By Harrison Threlfall
Photo by Torida W Nrector
Flavored Tobacco Ban
There was a law that was voted on recently to ban flavored tobacco products. This would specifically target a lot flavored vapor products that have recently become widely available. Many people make the argument that these flavored products are targeting children with their appealing flavors so this would hopefully solve the issue of many minors using flavored vapor products. This law was set to take effect at the start of this year but due to more legal hurdles the ban will likely not take effect until after the 2022 general election.
Changes to Minimum Wage
Employers with more than 25 workers are required to pay employees a minimum wage of 14 dollars an hour, this is a 1 dollar increase from last year. Employers with 25 workers or less are required to pay their employees a minimum wage of 13 dollars an hour, which is also a 1 dollar increase from last year. In 2016 these incremental wage increases were set in motion by Gov. Brown and the minimum wage will stop increasing when it reaches 15 dollars an hour in 2022.
Improvement Upon Family Leave Benefits
This year a new law went into effect that ensures that Californians who work for an employer with at least 5 employees would receive job protection benefits. Before this law was passed 40 percent of California was at risk of losing their jobs while taking leave because their employer was too small. This law also makes it possible for workers affected by COVID to take time off to handle COVID.
Inmate Firefighters Gain Opportunities
In California, inmates are often relied upon to help fight fires and they are often not paid very much and not even able to become official firefighters when they get out of prison. This law allows nonviolent incarcerated people to petition to get their records expunged and use their training and experience to become employed as firefighters, which they were previously not able to do because of their criminal records.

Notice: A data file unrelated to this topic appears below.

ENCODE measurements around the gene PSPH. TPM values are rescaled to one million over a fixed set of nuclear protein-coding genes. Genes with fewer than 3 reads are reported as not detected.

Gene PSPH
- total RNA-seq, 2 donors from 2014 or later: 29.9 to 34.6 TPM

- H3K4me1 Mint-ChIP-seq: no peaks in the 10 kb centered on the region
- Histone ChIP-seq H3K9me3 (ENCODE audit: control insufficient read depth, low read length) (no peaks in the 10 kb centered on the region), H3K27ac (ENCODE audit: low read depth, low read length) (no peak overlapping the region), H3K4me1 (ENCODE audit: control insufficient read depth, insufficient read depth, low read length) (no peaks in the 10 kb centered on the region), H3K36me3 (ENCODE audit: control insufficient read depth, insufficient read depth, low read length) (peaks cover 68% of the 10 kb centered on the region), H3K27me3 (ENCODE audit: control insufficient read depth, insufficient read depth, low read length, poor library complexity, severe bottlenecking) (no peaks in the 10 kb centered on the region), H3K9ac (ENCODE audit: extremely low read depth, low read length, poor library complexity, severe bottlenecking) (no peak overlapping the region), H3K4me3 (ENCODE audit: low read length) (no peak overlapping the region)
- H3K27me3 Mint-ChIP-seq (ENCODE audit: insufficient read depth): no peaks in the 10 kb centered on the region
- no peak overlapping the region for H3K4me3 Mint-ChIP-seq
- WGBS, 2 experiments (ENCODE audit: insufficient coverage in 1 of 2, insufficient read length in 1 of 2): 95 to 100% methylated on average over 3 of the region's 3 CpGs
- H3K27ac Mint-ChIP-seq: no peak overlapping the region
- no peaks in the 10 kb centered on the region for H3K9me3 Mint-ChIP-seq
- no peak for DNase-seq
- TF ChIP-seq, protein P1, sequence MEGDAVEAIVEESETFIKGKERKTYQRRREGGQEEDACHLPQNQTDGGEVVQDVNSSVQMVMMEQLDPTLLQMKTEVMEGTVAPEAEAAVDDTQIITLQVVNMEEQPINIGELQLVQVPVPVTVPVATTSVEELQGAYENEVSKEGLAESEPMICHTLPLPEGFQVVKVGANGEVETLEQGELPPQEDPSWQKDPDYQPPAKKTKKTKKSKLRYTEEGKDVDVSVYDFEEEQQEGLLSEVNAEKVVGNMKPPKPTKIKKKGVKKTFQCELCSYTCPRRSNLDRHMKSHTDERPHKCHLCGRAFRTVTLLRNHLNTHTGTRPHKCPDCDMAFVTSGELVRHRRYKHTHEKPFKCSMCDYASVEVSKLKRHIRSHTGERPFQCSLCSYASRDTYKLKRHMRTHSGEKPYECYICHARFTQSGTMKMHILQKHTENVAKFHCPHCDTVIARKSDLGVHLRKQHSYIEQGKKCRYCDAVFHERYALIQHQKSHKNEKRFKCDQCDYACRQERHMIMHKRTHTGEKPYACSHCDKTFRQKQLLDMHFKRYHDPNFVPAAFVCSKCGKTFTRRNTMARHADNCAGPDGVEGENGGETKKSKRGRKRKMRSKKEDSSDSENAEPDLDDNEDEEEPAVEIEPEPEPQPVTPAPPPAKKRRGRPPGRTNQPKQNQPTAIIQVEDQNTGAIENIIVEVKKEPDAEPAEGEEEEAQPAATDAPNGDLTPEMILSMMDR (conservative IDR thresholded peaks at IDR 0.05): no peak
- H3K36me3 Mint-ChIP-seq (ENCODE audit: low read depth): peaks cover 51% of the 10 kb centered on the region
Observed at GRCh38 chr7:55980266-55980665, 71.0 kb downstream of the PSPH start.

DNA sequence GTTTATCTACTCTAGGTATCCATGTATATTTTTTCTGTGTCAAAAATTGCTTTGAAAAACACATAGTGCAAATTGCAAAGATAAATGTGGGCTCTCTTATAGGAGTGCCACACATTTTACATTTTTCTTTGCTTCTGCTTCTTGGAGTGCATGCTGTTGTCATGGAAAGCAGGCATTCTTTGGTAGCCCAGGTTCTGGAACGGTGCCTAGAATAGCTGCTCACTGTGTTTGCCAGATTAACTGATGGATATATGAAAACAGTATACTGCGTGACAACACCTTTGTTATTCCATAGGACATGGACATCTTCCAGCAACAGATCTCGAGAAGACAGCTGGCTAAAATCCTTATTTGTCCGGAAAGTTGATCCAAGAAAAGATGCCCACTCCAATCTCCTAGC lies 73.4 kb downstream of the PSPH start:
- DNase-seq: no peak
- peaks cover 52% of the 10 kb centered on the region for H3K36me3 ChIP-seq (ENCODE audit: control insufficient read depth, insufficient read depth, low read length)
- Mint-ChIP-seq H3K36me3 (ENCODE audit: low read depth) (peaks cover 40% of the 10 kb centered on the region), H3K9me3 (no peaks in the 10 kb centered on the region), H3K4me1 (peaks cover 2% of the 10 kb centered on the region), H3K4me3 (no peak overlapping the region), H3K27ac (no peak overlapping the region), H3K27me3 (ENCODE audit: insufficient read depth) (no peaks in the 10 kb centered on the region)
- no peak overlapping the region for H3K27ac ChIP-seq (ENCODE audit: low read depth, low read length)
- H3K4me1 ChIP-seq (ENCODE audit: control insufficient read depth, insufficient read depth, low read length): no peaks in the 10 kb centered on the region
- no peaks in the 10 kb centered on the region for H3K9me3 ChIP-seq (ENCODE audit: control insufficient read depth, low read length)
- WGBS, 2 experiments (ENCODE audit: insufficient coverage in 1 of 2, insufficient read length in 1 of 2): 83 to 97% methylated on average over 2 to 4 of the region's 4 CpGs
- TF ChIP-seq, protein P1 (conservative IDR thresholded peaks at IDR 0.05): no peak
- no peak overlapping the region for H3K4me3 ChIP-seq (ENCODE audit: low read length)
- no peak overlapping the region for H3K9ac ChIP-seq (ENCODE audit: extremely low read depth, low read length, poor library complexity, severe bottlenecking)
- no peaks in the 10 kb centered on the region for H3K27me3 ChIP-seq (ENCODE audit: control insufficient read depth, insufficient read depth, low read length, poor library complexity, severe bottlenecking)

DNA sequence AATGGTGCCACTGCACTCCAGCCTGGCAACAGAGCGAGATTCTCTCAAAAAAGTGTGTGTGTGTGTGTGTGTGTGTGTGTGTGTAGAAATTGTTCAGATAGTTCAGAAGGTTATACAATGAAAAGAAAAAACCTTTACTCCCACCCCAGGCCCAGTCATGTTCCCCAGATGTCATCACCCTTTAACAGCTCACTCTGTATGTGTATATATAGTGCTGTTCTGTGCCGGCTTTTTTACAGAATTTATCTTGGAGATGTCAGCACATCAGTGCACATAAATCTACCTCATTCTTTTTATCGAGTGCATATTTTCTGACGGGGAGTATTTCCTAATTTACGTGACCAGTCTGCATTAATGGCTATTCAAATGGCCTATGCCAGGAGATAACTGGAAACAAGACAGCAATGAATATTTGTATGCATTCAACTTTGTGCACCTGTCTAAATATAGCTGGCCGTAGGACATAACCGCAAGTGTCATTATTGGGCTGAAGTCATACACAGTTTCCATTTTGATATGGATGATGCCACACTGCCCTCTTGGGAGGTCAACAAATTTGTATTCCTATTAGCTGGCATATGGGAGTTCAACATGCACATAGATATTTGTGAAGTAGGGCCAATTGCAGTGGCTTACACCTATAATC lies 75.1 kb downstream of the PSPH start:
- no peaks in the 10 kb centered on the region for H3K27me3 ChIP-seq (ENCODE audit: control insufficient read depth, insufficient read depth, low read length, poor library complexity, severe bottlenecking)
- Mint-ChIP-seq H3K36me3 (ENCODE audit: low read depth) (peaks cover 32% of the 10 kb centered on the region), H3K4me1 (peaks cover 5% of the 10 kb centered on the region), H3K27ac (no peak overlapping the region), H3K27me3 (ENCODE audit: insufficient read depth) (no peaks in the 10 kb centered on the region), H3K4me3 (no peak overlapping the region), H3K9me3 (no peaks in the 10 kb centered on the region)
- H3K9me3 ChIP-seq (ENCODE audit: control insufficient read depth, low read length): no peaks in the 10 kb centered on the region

The California Racial Justice Act
This justice reform allows defendants in California to challenge a conviction if they demonstrate that there was racial bias present in the case. This act takes effect on all judgements as of January 1st and challenges can be made if there is evidence that people of a certain race are disproportionately charged of certain crimes or singled out to receive longer sentences. If racially coded language is used or if a lawyer, judge, or juror displays intentional discrimination this will also allow defendants to challenge the case.
New protections will make it so incarcerated people who are transgender, gender non-conforming, or intersex to be put in jail or prison according to their gender identity and not their biological sex. This way transgender people will be housed where they feel safest, as there have been problems with transgender women facing high levels of assault and harrassment in mens facilities. State corrections officers and prison workers are now required to use people's preferred pronouns. Peoples preferred pronouns can be an important part of people's identities so laws requiring people to respect these pronouns is a good step forward for transgender people.
Workplace Covid-19 Laws
Employers now must take the action of writing out a note to employees within one business day of a potential exposure to Covid-19. Employers must be quick to report outbreaks for the safety of their employees and to help flatten the curve.